It's too bad that Mark Sanford's cover story wasn't true.
Of course, his gallivanting down to Buenos Aires for an assignation, 6,000 miles away from wife and sons on Father's Day weekend, was singularly stupid and not easily forgiven.
And leaving South Carolina without telling his lieutenant governor and public safety department where he was going or how he could be reached in the event of an emergency was the height of irresponsibility. If Sanford were running a private company, he likely would have been shown the door by now.
But everybody knows all this already. Getting back to his cover story, which was that he spent the weekend hiking the Appalachian Trail, escaping from the pressures of office and a tense legislative session.
If that were all that Sanford had been doing, it would have been OK. In fact, it would have been a good example for other elected officials.
Sitting governors, and the president for that matter, ought to take occasional outdoors sojourns away from the pressures of office and the hothouse politics that permeate seats of government like a miasma provided, of course, that responsible officials are informed and the vacationing chief executives can be contacted on short notice.
There is no better way for people in high office to gain perspective than spending some time immersed in natural sights and sounds. They might come out of the woods with new energy and a renewed sense of purpose
Edmund Morris' book "Theodore Rex" tells the story of President Theodore Roosevelt's Western trip of 1903, which laid the groundwork for his later conservation achievements.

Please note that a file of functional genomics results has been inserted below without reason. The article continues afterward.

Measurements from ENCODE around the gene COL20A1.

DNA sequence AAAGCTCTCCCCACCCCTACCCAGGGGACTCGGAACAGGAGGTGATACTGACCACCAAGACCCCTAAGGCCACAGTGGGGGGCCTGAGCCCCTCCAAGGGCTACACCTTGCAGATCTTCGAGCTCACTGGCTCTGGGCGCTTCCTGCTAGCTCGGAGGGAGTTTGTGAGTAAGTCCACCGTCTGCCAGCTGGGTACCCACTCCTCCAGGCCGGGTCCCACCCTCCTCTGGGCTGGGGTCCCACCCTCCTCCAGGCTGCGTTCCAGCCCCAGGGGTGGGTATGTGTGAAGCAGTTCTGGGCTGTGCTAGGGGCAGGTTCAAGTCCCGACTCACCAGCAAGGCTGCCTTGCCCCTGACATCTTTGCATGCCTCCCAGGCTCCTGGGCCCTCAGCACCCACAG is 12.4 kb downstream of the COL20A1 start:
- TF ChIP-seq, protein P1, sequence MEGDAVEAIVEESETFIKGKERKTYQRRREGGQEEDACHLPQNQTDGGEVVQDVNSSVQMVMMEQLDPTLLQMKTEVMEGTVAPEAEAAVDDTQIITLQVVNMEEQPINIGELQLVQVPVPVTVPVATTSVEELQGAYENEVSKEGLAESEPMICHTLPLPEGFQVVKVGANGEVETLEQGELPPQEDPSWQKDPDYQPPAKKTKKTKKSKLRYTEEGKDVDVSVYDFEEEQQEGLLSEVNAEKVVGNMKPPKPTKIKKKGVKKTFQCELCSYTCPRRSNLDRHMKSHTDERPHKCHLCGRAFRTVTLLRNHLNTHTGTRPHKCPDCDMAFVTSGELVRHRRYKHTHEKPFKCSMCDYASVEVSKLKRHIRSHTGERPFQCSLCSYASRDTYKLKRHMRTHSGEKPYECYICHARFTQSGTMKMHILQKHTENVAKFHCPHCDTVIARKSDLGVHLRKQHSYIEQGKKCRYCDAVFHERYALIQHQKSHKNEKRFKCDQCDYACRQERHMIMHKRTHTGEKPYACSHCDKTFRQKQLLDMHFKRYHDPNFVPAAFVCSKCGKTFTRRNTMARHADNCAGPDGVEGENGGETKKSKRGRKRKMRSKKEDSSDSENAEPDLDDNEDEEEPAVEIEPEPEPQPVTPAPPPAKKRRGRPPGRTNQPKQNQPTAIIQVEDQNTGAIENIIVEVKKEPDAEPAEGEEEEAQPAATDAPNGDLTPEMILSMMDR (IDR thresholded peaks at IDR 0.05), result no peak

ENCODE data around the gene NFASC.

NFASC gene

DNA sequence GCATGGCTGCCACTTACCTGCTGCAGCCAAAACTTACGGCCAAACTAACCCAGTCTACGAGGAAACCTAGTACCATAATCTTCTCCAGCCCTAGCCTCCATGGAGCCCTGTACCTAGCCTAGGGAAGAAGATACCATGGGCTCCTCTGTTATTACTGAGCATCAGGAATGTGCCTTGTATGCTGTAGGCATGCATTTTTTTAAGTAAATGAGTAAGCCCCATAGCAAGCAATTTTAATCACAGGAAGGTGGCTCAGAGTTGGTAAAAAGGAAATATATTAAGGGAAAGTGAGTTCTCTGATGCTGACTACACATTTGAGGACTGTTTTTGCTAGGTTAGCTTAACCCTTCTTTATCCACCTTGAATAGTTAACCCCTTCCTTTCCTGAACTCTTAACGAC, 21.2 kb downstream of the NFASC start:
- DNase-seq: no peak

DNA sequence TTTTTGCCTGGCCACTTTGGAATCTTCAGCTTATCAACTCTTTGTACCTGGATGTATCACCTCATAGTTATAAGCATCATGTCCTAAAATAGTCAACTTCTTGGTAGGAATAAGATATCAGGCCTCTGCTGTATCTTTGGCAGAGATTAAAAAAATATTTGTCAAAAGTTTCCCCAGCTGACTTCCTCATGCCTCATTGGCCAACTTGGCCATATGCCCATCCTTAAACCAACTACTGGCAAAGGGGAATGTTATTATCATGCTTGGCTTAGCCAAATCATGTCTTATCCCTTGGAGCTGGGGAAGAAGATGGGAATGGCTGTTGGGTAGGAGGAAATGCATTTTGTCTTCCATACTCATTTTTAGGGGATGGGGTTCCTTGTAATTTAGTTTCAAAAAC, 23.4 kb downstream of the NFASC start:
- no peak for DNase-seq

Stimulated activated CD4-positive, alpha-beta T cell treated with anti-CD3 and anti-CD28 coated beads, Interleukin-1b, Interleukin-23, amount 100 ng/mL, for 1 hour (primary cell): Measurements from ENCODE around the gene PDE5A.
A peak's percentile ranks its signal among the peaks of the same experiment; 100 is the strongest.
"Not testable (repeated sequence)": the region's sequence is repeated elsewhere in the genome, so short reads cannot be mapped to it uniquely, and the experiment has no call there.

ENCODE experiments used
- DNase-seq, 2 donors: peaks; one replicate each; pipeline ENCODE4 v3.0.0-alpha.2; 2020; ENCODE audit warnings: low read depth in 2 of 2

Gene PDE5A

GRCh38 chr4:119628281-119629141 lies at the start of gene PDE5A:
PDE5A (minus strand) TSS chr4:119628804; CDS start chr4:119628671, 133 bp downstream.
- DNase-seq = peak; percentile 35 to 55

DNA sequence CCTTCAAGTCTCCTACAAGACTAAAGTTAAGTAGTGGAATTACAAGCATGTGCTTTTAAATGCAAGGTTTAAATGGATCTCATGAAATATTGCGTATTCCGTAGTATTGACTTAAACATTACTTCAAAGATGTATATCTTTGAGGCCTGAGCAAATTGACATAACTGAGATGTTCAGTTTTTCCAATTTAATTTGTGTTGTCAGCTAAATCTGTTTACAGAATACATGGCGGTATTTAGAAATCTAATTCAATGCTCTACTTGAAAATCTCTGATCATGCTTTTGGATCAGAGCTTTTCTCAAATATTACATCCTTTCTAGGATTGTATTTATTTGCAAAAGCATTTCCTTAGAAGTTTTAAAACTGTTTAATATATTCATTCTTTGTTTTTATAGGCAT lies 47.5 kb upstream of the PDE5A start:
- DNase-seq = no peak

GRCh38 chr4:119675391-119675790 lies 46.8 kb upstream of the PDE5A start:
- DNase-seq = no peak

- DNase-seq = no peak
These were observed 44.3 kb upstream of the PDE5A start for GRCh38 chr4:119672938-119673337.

Worn out from fights with both Congress and a flu bug, Roosevelt headed west in the spring of 1903 to relax, see the country, and greet the folks.
He hiked and went horseback riding in Yellowstone, and talked about the "essential democracy" of national parks protected for and open to all citizens to enjoy.
He visited the Grand Canyon and told a crowd at the edge of the great chasm to "leave it as it is. You cannot improve on it. The ages have been at work on it, and man can only mar it."
TR hectored townspeople in Santa Cruz, Calif. to remove unsightly advertising posters from a majestic redwood tree and to keep beauty "unmarred by vandalism or the folly of man."
He camped for days in Yosemite with John Muir, talked over balancing utility and preservation with the great naturalist, and came out of the granite wilderness exclaiming, "I never felt better in my life!"
The country was better off for TR having recovered his vigor in the West.
Now, thanks to Sanford's escapade, snickers are likely to greet a politician announcing a genuine trip into nature to get away from it all. That would be unfortunate. As Theodore Roosevelt's example makes clear, such trips could do the leader and the commonweal a lot of good.
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